Joe Studier got a call Monday to see if he could move a swarm of bees from a transformer that Georgia Power crews were trying to replace as part of the planned power upgrades.
Bees had nested in some shrubs behind the Sonic Drive in, causing the work crew to call for the help of an expert. And Studier is a bee expert.
“I was born and raised in the bee business,” said Studier, perhaps the county’s largest beekeeper.
Studier’s father was a beekeeper from Minnesota who came to Georgia years ago to raise bees to take to Minnesota to produce honey.
“He met my mother while he was down here,” Studier said, “and that started the whole ball of wax.”
Since Effingham County isn’t a big fruit and vegetable producing area, Studier said, he mostly keeps his bees here over the winter until the spring comes and it’s time to put them to work again.
“We take these bees in the spring of the year out to crops like cucumbers, watermelons, squash, cantaloupes, blueberries, strawberries and various other crops that have to be pollinated,” he said.
He said business is getting off to a good start this spring.
“Now this year, there’s such a demand for bees, because of the heavy losses that all the beekeepers in the whole United States have had,” Studier said. “We’ve sent bees all the way to California. We’ve sent them to Bakersfield this year.”
Studier sent a tractor trailer load of bees out in late February and got them back a month later. The load consisted of 512 hives, which averaged about 40,000 bees per colony, and they were used to pollinate almonds.
Studier said he’s mostly in the pollination business and they, in effect, rent their bees to farmers to pollinate their crops. He said bees were put here on earth to pollinate and that honey is just a tasty byproduct of their efforts.
“There’s many phases of the bee business,” he said.
There are beekeepers who raise bees and queens to sell to other beekeepers. There are those in the pollination business, which is his focus. Then there is honey production. Even the beeswax, which is produced by the colony, is collected and used.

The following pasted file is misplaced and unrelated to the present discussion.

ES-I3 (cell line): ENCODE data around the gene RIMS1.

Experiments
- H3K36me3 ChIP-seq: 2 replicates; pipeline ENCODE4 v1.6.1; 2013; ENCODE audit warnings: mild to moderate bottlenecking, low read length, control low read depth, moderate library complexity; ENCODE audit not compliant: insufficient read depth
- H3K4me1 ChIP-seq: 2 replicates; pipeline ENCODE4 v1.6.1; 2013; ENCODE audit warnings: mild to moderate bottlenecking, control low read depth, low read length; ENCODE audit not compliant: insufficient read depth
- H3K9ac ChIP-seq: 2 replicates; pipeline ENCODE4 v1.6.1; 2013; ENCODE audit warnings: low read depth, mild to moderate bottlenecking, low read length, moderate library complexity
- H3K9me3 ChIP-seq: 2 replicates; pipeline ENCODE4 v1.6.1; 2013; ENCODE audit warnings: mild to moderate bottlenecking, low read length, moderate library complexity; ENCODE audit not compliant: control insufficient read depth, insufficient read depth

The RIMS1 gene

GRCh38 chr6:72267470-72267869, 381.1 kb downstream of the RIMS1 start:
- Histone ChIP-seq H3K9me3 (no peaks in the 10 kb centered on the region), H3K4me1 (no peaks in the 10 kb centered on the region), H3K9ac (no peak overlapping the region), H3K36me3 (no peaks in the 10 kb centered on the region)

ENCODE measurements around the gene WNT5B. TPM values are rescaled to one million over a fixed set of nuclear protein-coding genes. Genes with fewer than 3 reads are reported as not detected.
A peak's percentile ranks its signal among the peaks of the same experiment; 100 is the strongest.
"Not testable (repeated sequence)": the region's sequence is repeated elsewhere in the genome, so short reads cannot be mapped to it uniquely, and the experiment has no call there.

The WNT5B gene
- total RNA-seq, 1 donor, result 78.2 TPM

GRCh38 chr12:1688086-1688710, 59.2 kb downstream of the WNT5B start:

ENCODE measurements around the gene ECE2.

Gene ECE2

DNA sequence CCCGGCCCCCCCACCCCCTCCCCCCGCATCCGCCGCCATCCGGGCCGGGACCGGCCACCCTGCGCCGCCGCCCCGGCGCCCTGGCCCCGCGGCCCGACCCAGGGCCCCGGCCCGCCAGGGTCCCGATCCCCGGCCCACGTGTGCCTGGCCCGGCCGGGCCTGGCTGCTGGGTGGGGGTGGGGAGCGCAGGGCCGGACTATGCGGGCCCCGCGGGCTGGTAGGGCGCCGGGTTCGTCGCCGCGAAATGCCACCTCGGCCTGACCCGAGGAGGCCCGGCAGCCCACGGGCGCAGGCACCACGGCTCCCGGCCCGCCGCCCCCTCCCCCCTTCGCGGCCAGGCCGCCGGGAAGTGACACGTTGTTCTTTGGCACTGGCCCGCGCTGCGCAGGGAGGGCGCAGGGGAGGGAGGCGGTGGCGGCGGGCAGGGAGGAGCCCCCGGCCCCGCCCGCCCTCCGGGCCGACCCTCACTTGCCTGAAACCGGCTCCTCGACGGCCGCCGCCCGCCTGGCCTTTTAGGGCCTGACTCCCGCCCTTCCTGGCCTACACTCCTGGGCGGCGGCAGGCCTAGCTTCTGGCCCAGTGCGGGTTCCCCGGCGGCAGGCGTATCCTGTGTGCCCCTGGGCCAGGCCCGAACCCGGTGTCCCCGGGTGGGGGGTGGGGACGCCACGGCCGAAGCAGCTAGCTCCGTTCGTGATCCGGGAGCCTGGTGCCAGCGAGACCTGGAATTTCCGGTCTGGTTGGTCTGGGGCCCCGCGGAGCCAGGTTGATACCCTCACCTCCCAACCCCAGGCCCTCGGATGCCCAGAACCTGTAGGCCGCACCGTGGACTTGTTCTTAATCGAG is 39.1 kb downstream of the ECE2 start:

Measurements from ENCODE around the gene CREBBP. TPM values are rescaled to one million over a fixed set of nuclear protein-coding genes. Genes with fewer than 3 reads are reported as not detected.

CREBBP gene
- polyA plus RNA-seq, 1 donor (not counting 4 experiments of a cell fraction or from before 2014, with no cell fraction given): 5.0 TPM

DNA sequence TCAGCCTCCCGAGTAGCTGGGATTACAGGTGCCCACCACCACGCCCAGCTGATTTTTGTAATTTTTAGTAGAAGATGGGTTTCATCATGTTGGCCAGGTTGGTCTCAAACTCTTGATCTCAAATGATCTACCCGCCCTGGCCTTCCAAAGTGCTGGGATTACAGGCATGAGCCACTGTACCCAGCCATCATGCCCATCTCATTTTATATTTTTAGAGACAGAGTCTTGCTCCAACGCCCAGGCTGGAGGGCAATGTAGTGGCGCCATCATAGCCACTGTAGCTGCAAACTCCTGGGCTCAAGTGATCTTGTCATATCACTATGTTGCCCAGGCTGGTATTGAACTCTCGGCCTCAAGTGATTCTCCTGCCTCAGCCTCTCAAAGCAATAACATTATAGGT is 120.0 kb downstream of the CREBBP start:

Studier runs about 3,000 hives and most are rented out every year, he said. They have bees from Fripp Island, S.C., all the way to Columbia and have a little business up in Statesboro.
Just like the rest of the country, he has seen big bee losses in recent years. He said a loss of 2 percent over the winter used to be considered bad. Now, they experience losses of up to 50 percent. He said he thinks there are many factors contributing to the problem, including mites and small beetles, affecting the bees. Studier said there are treatments for these kinds of things, but that they are expensive and very labor intensive to manage.
“The new deal,” he said, “is this ‘colony collapse disorder’. What they think it’s from is the new type of insecticides people are using that puts such a stress on the bees, they lose their orientation and their memory and they can’t get back to their hives. We haven’t noticed a lot of that yet, but it’s just a misuse of insecticides. People don’t understand that when they’re spraying for some type bug on a plant, it drifts over into where the bees are and it’ll have an effect on the bees.”
Studier said people don’t realize honey bees exist for pollination.
“They think they’re here to produce honey, and most people think they’re pests,” he said. “I have people call me — they’re complaining because the honeybees are flying around their swimming pool and they’re scared their kids are going to get stung. They want you to come kill them. But then that same person complains because he doesn’t have any vegetables in his garden.”
To make a pound of honey, it would take the equivalent flying time of a bee flying two and a half times around the world, and if conditions were just right, a healthy hive could produce 100 pounds of honey in a week’s time. But Studier has a warning.
“They claim that two-thirds of our food supply is directly affected by the pollination of bees,” he said. “If the bees disappear, two thirds of our food chain could go with it.”